Evan Longoria, Adrian Beltre, Manny Machado, Brett Lawrie: an impressive list of AL players vying to start at third base in next month’s All Star game. The fans’ heavy ballot-box favorite so far: none of the above. The popular choice, Oakland’s Josh Donaldson. A late-blooming 28-year-old, Donaldson leads the stat – or “metric” – that identifies to what extent a player contributes in hitting and fielding to his team’s success. That success is far from an overnight phenomenon. Drafted in 2007 by the Cubs, Donaldson was traded to Oakland a year later, a throw-in part of a deal that sent pitcher Rich Harden to Chicago. He broke in briefly with the A’s in 2010, but then spent two years in Triple-A, staying upbeat and focused when he could have sloughed off and sulked.
Donaldson’s work on both hitting and defense earned him promotion in 2012. He hit nine HRs as a part-time player and learned to play third base, having started out as a catcher. The key to his success? “Not being scared to put in the man-hours (of practice),” he told Times-man Tyler Kepner.
Donaldson took Toronto’s patient and powerful Jose Bautista as his hitting role-model. Had he been looking on the political field, he could have chosen the man who was a model mayor of Oakland the year he entered pro ball. Jerry Brown went back into the political bushes several times after having served two terms as California’s Skipper. He took on the challenge in Oakland in 1999 and stayed for eight years before moving on to become attorney general of the state he had once governed.
If ever a political player has put in “man-hours” that have led to Donaldson-like success, it is Brown. Where the star third baseman was determined to play in the big leagues, Brown wanted to serve on the political circuit at whatever level he could be useful. The experience at big- and minor-league governmental levels gave him the savvy needed to work a miracle when, in 2010, Californians elected him to be state skipper again. By then, the state had become what The Economist called “ungovernable”; it faced a $25 billion deficit that meant cuts in vital programs and widespread employee layoffs. Brown knew that the key to a miraculous turnaround was persuading voters to approve a major tax increase. They went along, and by this year California had a $4.2 billion budget surplus.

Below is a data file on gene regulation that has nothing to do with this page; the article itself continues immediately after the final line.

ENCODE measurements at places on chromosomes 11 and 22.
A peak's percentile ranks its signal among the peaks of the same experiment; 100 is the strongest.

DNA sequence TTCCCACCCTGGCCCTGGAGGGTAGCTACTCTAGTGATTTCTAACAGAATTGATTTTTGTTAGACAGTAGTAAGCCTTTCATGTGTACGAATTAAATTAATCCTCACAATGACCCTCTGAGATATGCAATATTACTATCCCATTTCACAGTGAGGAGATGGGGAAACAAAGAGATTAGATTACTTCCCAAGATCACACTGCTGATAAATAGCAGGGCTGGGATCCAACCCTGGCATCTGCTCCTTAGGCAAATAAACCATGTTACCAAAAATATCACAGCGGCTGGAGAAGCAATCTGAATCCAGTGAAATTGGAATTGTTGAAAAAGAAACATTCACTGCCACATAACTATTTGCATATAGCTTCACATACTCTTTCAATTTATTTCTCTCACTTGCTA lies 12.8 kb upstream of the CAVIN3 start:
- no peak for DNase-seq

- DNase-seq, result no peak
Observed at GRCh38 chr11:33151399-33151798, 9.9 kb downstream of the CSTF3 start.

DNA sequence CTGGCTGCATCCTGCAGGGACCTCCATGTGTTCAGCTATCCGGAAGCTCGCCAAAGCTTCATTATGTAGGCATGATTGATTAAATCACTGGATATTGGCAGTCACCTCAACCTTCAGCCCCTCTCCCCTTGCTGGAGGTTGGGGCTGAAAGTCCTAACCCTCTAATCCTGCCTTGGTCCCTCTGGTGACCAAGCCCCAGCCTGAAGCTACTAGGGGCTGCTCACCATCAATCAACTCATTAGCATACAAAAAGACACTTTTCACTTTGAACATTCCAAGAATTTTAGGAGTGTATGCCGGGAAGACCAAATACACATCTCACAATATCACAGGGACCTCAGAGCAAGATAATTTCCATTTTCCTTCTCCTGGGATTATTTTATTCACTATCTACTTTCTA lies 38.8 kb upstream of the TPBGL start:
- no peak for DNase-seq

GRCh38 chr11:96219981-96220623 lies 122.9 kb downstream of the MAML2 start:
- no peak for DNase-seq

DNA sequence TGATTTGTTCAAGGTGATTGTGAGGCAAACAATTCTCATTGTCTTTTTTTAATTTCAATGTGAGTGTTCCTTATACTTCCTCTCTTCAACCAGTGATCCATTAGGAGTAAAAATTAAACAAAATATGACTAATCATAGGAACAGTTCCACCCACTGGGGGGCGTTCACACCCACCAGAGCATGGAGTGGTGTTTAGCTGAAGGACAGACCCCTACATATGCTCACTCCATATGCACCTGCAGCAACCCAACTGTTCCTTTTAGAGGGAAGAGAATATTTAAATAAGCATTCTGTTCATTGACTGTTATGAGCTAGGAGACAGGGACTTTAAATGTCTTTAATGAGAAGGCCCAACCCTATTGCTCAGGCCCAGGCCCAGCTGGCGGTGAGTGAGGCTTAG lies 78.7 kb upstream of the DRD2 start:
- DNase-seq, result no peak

Presidential Possibility? Brown will be 78 in 2016, “too old” to run for president is the conventional view. But, according to The Nation’s John Nichols: “(People) close to Brown say he does not see age as an impediment to continued public service…(and) political associates and observers (believe) that, whatever he says in public, he’s positioning himself for the presidency.”
Far-fetched, perhaps, but Nichols warns that “any calculus that dismisses (Brown, does so to a man) “whose ability to defy expectations is unrivaled in modern American politics.”
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A’s-Inspired Awe: Seldom have Yankee announcers (on YES) enthused over a visiting team as John Flaherty and Al Leiter did this week with the Oakland A’s in town. Leiter talked about the A’s’ MLB-leading runs scored for/against differential, “and Bob Melvin uses 25 men,” he said, “to get the job done.” Said Flaherty “I know the stats show they’re the team that takes most pitches, but when they see a good pitch, their bats fly.” Play-by-play man Michael Kay noted in the third game of the series that A’s batters were forcing Yankee ace Mashiro Tanaka’s pitch-count to rise, “which means he won’t last the usual seven innings and Oakland will have a chance to do late damage.” Tanaka went six, and the Yanks won that game, 2-1, but Oakland took two of the three-game series.
MoneyBall Revised: Leiter and Flaherty spoke of GM Billy Beane’s practice of finding “baseball players” to fill out his roster – versatile, inexpensive non-stars who are willing to play a supporting role, and to be ever ready to step into the game. Said Leiter: “They know they are going to get to play and so they look forward to getting to the ballpark. The whole team is in on what they’re about.”
Tampa-Toronto Extremes: Once the consensus favorite to win the AL East, injury-riddled Tampa Bay has fallen 14 games behind first-place Toronto. Heretofore ever-upbeat Joe Maddon has begun to sound plaintive: “We just have to score more runs (and) hide a few of our blemishes. There has to be some Clearasil out there somewhere for us.” At the other end of the standings, Blue Jays Skipper John Gibbons, fresh from a three-game sweep of the Tigers in Detroit, came to this belated surmise: “Maybe we’re a good team. We’re sure playing like it.” The Jays won their sixth straight, defeating the Cardinals at home last night.
Late Scores: Dodgers 7, Rockies 2; Giants 4, Mets 2; Braves 5, D-backs 2; Nationals 6, Padres 0; Angels 8, White Sox 4
Streakers: Toronto +6, Colorado – 8
(The Nub is a team effort skippered by Dick Starkey. Comments about blog issues are welcome when addressed to the skipper at firstname.lastname@example.org. Previous Nubs may be found by scrolling below.)